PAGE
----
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Fauna Andina

A guina (Leopardus guigna tigriillo) whose name is Pikumche from Fauna Andina in Santiago, Chile. This species is listed as vulnerable on the IUCN red list.

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A red-fronted coot (Fulica rufifrons) at the Buin Zoo.

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A red-fronted coot (Fulica rufifrons) at the Buin Zoo.

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A leopard gecko (Eublepharis macularius) at the Buin Zoo.

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A South American fur seal (Arctocephalus australis) named Eddy at Buin Marino.

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A male guiña (Leopardus guigna guigna) from Fauna Andina in central-south, Chile.

He has only three legs, having lost one in a trapper’s snare. He was brought here to be taken care of by the Chilean Wildlife Authority.

Despite the loss of his front leg, he moves around well and has a good life here at Fauna Andina, a wildlife conservation and research center in Chile. Their goal is to protect wildlife through study and, captive breeding and release back into the wild.

The guiña has the smallest distribution of any wild cat on the planet. This makes it very susceptible to being endangered.

The Fauna Andina conservation center near is the only known center that’s ever bred this species in captivity.

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A male guiña (Leopardus guigna guigna) from Fauna Andina in central-south Chile.

He has only three legs, having lost one in a trapper’s snare. He was brought here to be taken care of by the Chilean Wildlife Authority.

Despite the loss of his front leg, he moves around well and has a good life here at Fauna Andina, a wildlife conservation and research center in Chile. Their goal is to protect wildlife through study and, captive breeding and release back into the wild.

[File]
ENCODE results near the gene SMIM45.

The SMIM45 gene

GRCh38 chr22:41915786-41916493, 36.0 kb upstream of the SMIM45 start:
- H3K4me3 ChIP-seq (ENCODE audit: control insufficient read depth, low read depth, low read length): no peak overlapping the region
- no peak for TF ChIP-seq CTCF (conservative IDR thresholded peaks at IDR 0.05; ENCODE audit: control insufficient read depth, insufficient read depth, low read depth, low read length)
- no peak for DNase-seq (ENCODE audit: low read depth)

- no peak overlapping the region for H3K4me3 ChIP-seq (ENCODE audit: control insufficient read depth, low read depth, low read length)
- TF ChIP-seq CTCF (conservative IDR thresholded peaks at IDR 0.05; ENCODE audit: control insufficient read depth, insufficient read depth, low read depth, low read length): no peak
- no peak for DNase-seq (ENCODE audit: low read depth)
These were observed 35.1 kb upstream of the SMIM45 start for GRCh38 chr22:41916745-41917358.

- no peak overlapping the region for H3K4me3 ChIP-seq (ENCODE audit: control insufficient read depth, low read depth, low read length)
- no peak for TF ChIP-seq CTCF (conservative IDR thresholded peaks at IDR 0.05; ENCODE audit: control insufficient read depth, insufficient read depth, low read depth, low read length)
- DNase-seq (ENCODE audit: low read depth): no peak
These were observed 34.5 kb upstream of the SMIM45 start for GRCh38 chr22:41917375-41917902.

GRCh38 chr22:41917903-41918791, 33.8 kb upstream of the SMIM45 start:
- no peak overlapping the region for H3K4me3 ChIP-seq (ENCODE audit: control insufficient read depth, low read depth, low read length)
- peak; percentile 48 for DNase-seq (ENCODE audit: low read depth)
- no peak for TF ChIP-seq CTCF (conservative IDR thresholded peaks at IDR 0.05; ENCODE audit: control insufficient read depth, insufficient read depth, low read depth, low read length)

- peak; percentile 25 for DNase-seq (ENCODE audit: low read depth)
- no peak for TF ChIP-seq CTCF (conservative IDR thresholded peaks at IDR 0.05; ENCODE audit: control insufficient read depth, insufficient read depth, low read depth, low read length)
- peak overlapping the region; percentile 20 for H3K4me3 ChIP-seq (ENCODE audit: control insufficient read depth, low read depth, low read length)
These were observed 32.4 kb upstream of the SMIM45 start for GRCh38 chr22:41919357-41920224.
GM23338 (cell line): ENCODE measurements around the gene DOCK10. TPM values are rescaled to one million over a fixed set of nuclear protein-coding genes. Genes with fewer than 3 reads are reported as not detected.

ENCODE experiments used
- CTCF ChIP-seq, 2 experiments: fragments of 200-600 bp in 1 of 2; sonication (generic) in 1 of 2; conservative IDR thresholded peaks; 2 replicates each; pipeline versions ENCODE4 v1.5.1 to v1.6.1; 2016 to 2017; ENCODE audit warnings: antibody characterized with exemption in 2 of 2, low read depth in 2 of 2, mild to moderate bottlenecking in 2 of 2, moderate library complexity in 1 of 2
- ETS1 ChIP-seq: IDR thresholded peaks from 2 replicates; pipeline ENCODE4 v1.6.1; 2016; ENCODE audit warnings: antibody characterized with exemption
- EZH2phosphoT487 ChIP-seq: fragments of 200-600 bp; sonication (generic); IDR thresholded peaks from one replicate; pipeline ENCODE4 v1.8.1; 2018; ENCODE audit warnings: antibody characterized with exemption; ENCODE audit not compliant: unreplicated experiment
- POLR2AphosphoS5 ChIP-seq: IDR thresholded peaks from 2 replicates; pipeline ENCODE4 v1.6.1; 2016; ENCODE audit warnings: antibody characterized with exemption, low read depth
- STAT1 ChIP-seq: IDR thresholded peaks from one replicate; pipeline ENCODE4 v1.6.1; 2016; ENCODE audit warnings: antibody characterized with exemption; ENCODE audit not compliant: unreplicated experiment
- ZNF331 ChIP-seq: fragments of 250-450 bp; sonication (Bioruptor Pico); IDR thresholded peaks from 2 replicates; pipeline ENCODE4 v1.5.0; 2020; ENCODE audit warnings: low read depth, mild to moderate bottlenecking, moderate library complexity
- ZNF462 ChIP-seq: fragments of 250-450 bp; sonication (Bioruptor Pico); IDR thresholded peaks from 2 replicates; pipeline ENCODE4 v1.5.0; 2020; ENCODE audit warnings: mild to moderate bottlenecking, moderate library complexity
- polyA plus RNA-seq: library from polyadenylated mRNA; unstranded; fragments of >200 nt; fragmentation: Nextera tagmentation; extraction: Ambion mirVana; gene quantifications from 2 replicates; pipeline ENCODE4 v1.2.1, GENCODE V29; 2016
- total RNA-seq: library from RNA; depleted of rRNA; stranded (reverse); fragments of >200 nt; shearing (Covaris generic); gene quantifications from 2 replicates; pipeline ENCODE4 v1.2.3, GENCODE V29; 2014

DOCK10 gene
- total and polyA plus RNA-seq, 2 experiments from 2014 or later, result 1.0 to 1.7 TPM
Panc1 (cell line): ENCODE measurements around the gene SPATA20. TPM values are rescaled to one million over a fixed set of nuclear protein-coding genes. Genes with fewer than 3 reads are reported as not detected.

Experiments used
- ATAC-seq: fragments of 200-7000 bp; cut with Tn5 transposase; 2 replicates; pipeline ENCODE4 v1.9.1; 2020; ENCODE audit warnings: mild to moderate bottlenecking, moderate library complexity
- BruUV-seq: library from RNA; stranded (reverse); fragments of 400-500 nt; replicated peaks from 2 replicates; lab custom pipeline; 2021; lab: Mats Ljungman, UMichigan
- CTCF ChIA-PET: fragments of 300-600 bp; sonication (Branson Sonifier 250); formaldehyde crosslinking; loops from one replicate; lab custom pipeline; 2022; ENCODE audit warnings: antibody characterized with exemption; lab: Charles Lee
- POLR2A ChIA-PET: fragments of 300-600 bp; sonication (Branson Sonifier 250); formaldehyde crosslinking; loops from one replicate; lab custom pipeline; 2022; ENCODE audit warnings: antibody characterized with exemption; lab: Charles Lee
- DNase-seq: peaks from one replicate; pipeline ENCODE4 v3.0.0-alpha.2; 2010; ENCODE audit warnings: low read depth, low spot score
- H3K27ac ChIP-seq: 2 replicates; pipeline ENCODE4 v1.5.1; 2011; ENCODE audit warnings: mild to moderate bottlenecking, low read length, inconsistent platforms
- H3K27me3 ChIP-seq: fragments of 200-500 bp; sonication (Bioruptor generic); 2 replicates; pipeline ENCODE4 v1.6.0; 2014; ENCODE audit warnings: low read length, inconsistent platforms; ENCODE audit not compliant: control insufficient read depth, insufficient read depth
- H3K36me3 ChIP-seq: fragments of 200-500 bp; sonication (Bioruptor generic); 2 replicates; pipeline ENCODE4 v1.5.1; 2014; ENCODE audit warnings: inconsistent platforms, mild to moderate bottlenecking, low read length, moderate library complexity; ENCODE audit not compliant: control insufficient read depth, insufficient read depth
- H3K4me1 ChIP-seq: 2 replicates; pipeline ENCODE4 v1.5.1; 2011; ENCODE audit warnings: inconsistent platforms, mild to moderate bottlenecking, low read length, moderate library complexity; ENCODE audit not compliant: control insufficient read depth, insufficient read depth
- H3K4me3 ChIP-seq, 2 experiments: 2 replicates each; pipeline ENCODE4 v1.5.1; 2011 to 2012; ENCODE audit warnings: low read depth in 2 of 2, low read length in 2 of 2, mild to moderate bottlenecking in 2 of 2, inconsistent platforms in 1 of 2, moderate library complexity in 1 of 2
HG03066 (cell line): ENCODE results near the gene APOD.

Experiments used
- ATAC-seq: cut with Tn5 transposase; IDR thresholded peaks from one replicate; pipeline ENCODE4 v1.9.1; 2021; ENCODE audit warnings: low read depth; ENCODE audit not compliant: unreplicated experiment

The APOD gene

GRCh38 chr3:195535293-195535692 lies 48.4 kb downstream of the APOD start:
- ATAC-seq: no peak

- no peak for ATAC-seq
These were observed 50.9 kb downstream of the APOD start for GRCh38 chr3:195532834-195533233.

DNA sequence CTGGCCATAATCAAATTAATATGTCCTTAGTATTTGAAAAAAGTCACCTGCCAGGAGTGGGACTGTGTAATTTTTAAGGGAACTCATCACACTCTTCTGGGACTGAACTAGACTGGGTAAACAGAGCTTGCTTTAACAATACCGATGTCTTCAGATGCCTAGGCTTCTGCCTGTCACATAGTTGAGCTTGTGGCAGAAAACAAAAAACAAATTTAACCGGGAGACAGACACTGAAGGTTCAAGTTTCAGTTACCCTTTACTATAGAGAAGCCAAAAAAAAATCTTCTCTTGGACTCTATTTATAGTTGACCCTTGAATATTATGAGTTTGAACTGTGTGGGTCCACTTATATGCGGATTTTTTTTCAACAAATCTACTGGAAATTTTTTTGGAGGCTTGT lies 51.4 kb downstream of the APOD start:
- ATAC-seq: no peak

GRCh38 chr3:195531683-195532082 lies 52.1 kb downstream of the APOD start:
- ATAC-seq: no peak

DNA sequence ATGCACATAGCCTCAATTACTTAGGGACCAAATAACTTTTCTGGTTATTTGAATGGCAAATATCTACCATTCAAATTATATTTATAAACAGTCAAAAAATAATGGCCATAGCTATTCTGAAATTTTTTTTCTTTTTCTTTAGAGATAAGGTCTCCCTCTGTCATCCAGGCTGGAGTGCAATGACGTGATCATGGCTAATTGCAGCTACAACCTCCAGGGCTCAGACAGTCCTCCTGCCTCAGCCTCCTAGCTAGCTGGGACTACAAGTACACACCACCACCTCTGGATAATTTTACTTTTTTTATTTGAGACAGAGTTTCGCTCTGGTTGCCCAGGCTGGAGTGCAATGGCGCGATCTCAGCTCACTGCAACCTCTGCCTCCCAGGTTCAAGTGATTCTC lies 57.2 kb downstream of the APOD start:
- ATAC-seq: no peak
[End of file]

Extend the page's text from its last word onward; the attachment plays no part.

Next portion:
The guiña has the smallest distribution of any wild cat on the planet. This makes it very susceptible to being endangered.

The Fauna Andina conservation center near is the only known center that’s ever bred this species in captivity.

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A male guiña (Leopardus guigna guigna) from Fauna Andina in central-south, Chile.

He has only three legs, having lost one in a trapper’s snare. He was brought here to be taken care of by the Chilean Wildlife Authority.

Despite the loss of his front leg, he moves around well and has a good life here at Fauna Andina, a wildlife conservation and research center in Chile. Their goal is to protect wildlife through study and, captive breeding and release back into the wild.

The guiña has the smallest distribution of any wild cat on the planet. This makes it very susceptible to being endangered.

The Fauna Andina conservation center near is the only known center that’s ever bred this species in captivity.

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A male guiña (Leopardus guigna guigna) from Fauna Andina in central-south, Chile.

He has only three legs, having lost one in a trapper’s snare. He was brought here to be taken care of by the Chilean Wildlife Authority.

Despite the loss of his front leg, he moves around well and has a good life here at Fauna Andina, a wildlife conservation and research center in Chile. Their goal is to protect wildlife through study and, captive breeding and release back into the wild.

The guiña has the smallest distribution of any wild cat on the planet. This makes it very susceptible to being endangered.

The Fauna Andina conservation center near is the only known center that’s ever bred this species in captivity.

Photo

ANI100-00094

A male guiña (Leopardus guigna guigna) from Fauna Andina in central-south, Chile.

He has only three legs, having lost one in a trapper’s snare. He was brought here to be taken care of by the Chilean Wildlife Authority.

Despite the loss of his front leg, he moves around well and has a good life here at Fauna Andina, a wildlife conservation and research center in Chile. Their goal is to protect wildlife through study and, captive breeding and release back into the wild.